Archive for November 17th, 2011

November 17, 2011

A slam on the federal student loan program

by Grace

First there’s this.

We are borrowing from the Chinese to finance school attendance by a predominantly middle-class group of Americans.

We increase our deficit every time the feds make a loan.  Richard Vedder goes on to slam the Occupy Wall Street idea of forgiving of student loans.

“Why should we give a break to this particular group of individuals, who disproportionately come from prosperous families to begin with? Why give them assistance while those who have dutifully repaid their loans get none?”

Has the loan program achieved its goal of helping the poor?

In 1970, when federal student-loan and -grant programs were in their infancy, about 12 percent of college graduates came from the bottom one-fourth of the income distribution. While people from all social classes are more likely to go to college today, the poor haven’t gained nearly as much ground as the rich have: With the nation awash in nearly a trillion dollars in student-loan debt (more even than credit-card obligations), the proportion of bachelor’s-degree holders coming from the bottom one-fourth of the income distribution has fallen to around 7 percent.

Vedder spells out five “sins” of the federal loan program.

First, artificially low interest rates are set by the federal government — they are fixed by law rather than market forces. Low-interest-rate mortgage loans resulting from loose Fed policies and the government-sponsored enterprises Fannie Mae and Freddie Mac spurred the housing bubble that caused the 2008 financial crisis. Arguably, federal student financial assistance is creating a second bubble in higher education.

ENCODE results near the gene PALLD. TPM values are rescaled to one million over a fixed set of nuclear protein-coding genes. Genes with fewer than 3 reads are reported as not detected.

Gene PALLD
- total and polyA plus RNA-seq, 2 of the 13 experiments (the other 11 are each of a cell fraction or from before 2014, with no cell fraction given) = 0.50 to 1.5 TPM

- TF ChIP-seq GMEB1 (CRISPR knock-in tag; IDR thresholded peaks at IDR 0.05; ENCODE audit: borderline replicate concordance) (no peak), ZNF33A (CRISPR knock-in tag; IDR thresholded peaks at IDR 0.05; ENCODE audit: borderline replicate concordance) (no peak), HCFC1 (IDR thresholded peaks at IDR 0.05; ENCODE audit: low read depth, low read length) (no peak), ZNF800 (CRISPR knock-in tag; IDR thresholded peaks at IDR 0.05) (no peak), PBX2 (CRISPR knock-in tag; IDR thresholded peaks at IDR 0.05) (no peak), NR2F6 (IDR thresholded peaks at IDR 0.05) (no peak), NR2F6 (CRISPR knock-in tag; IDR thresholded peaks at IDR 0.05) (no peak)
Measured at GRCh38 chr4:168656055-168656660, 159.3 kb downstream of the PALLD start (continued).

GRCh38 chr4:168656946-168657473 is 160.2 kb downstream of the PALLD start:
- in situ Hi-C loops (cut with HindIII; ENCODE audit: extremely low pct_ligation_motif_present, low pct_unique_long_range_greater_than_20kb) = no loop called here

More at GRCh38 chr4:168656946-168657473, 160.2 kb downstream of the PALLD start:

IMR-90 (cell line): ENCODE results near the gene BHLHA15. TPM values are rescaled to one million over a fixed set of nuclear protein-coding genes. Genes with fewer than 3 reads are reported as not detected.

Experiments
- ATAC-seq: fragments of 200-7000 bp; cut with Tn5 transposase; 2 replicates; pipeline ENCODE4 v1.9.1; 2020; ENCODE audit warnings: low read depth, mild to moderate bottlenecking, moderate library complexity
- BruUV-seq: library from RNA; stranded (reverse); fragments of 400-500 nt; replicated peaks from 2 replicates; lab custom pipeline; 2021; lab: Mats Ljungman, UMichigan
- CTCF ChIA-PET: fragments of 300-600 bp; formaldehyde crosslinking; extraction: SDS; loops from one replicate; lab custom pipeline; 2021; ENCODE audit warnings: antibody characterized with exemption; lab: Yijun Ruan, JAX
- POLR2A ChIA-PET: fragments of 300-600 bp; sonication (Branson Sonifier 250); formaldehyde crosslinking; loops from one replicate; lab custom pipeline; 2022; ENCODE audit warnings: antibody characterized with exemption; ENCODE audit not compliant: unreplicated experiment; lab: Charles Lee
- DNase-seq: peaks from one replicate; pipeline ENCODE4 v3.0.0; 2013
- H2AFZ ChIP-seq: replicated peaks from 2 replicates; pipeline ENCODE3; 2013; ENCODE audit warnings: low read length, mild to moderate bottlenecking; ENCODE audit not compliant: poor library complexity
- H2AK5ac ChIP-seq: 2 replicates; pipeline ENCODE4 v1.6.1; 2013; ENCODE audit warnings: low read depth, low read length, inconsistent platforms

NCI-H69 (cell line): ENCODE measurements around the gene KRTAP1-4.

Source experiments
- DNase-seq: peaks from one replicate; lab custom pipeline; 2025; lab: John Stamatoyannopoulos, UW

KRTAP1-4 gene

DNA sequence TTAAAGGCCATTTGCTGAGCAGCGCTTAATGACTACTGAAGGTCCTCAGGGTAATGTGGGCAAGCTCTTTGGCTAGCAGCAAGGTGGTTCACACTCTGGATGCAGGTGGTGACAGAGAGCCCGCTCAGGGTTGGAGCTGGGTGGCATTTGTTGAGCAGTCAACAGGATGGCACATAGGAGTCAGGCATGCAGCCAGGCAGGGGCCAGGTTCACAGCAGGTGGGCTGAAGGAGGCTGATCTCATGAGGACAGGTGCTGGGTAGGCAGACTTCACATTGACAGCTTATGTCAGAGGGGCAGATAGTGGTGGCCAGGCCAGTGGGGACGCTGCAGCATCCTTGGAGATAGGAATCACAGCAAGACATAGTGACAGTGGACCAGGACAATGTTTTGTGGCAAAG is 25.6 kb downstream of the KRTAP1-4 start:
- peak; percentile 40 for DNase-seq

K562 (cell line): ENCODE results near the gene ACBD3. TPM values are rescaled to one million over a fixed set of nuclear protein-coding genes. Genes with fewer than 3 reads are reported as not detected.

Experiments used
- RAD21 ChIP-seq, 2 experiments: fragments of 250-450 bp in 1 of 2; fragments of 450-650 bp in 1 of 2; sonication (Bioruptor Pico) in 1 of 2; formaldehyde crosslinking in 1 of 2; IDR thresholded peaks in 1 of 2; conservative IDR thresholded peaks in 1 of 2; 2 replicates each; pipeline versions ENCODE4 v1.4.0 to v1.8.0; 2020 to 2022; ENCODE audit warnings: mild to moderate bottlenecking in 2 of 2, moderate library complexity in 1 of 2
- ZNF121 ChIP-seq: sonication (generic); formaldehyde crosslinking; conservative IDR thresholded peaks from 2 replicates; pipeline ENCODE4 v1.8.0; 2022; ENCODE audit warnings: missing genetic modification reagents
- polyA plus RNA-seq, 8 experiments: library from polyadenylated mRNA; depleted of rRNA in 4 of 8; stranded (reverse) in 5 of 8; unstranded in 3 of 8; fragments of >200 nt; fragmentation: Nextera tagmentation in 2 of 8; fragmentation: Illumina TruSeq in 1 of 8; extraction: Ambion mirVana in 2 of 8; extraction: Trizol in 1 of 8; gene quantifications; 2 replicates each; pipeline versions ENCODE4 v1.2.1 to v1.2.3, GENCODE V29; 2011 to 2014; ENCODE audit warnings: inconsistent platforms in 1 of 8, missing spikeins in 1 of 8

Second, loan terms are invariant, with students with poor prospects of graduating and getting good jobs often borrowing at the same interest rates as those with excellent prospects (e.g., electrical-engineering majors at MIT).

Third, the availability of cheap loans has almost certainly contributed to the tuition explosion — college prices are going up even more than health-care prices.

Fourth, at present the loans are made by a monopoly provider, the same one that gave us such similar inefficient and costly monopolistic behemoths as the U.S. Postal Service.

Fifth, the student-loan and associated Pell Grant programs spawned the notorious FAFSA form that requires families to reveal all sorts of financial information — information that colleges use to engage in ruthless price discrimination via tuition discounting, charging wildly different amounts to students depending on how much their parents can afford to pay. It’s a soak-the-rich scheme on steroids.

That fifth sin is one that never occurred to me, but of course those financial forms do provide the details that make possible the secretive price discounting that baffles and frustrates many families.

HT Instapundit

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